Driver hours are strictly regulated and we therefore took the decision to deploy two drivers on each long-haul trip, meaning that when one is sleeping, the other can take to the wheel. This might have cost us a bit more, but in the long run has saved us money as we are able to deliver on-time, with happy staff and fresh drivers.

Rising fuel prices has become a problem and of course there is always the issue of how much you pass on to the customers. Whenever possible, we have looked to subsidise increases as there comes a point where the customer will just look elsewhere when things become too expensive.

At present, Sharmlin says that the economic climate makes it difficult for the company’s reps to persuade new customers to leave their existing service providers. In spite of this challenge, he says that each month new customers are added to the roster, often impressed by Freightmore’s unique business position:

We are fortunate that as we sit here today we are still a family. Our staff are also like family and we aim to treat them the same way – and that has definitely given us an edge. Of course as we have grown we have had to introduce corporate structures but we have always strived to maintain our family values as I believe that a motivated and happy team can triple your business.”

That in turn requires greater capacity and earlier this year Freightmore moved its corporate headquarters to a new location in Cape Town. The purpose-built 6000 square metre site has created three times the capacity of the old facility, providing Freightmore with the scope for further growth:

We decided that we had to relocate in Cape Town or either stagnate or go backwards, so we took the decision to invest in our new R40 million site. This means we have the capacity to grow into it and potentially increase turnover by another 50 per cent.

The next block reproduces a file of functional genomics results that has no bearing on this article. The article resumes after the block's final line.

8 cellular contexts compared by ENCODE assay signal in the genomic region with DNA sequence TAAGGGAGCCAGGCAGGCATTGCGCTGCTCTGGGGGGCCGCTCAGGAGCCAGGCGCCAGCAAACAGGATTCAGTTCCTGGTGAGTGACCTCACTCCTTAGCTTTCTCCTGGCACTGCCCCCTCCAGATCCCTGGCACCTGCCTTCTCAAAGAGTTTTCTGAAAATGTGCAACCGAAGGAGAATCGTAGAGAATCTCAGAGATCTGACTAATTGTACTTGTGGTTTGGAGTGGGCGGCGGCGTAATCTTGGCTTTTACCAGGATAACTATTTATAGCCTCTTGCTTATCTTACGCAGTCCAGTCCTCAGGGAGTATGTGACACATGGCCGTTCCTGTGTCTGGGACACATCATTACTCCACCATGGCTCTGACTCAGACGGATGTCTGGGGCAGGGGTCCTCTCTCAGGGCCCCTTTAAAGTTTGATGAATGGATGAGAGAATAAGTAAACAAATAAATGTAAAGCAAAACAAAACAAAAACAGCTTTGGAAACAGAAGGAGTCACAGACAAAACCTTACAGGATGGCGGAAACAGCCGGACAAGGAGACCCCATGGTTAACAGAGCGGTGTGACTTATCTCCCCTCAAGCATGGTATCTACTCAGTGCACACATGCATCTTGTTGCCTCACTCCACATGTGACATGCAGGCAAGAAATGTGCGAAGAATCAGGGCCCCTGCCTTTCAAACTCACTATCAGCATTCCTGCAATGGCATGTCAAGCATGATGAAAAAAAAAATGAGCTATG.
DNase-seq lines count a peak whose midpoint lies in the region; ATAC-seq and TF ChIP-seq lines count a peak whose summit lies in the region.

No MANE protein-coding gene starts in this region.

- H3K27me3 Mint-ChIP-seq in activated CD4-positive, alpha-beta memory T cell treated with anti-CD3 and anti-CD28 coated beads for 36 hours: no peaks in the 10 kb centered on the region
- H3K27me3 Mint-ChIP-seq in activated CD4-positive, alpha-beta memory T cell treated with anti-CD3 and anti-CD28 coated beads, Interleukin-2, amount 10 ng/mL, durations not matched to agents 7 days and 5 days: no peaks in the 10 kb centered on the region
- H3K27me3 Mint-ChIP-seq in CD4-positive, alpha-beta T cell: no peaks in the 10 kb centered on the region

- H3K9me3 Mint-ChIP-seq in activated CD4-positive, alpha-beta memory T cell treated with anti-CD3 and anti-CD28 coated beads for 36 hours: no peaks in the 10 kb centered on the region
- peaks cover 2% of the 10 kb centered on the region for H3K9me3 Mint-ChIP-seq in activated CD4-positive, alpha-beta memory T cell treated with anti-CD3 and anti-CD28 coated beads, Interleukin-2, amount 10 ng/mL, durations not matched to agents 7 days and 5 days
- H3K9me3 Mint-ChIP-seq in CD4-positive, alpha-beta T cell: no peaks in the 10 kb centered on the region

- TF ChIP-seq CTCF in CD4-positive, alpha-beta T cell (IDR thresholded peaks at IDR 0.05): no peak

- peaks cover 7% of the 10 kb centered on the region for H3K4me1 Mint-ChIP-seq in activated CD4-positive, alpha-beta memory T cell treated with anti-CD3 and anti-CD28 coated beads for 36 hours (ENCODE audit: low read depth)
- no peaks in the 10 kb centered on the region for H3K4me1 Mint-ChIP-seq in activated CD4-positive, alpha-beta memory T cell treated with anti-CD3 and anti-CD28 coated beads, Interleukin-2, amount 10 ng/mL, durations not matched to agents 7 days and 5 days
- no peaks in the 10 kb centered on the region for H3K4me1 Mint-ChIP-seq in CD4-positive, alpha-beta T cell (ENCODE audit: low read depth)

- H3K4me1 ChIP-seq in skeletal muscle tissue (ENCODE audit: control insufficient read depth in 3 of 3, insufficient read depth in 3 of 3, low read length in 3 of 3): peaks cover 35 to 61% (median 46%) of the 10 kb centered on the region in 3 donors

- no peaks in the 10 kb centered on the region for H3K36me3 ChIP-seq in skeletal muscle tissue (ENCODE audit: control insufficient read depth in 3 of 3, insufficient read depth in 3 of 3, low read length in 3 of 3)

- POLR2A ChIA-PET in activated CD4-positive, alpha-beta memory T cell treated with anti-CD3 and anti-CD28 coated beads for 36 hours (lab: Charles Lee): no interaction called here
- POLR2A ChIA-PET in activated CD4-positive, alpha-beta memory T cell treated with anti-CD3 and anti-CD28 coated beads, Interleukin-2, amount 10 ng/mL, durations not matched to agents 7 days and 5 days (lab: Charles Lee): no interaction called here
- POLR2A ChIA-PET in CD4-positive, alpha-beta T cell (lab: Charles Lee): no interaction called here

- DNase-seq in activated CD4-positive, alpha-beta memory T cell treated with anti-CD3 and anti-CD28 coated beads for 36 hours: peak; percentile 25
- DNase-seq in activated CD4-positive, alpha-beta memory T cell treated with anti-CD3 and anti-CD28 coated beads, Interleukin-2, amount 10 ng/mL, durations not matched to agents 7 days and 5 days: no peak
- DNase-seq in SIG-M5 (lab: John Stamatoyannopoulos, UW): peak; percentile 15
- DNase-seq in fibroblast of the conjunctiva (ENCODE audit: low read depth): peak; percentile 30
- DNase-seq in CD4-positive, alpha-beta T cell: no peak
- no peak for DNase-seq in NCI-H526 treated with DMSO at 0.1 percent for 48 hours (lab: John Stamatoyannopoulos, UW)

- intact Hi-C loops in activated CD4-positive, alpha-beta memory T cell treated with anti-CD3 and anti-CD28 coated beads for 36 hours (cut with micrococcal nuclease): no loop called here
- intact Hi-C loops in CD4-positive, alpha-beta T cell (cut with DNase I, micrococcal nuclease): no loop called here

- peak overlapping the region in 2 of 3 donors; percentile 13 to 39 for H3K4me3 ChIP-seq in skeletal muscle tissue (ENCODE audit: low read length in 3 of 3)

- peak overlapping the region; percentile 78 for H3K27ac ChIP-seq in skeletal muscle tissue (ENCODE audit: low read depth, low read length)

Our cargo is always sent to the main warehouse where it gets sorted and then shipped out. We have therefore also invested in a number of Mitsubishi, Toyota and Nissan fork lift trucks and may need to increase this fleet as demand grows.

Our next phase however will be to relocate our Johannesburg branch, something we hope to do within the next 12 to 18 months.

We are currently busy acquiring property as the Johannesburg branch is becoming too small and we have seen various opportunities on the route between Johannesburg and Durban.

This will in time become a big growth market for the business, given that Johannesburg is a big business hub in South Africa and we want to become a bigger player in that market.

Further down the line, we hope to enter the hazardous cargo and courier markets, but those are plans for the longer-term,” he affirms.

Freightmore has travelled down the changing highways of South Africa’s economic development. Whilst transformation has played an important part in the success of the business, Sharmlin turns to his father’s continued presence as the biggest inspiration for the company:

Lots of it is down to my dad – he is very much a ‘peoples person’ and many of our clients are his. His values have filtered on to us and he set the bar quite high – it is now down to us to preserve that focus.”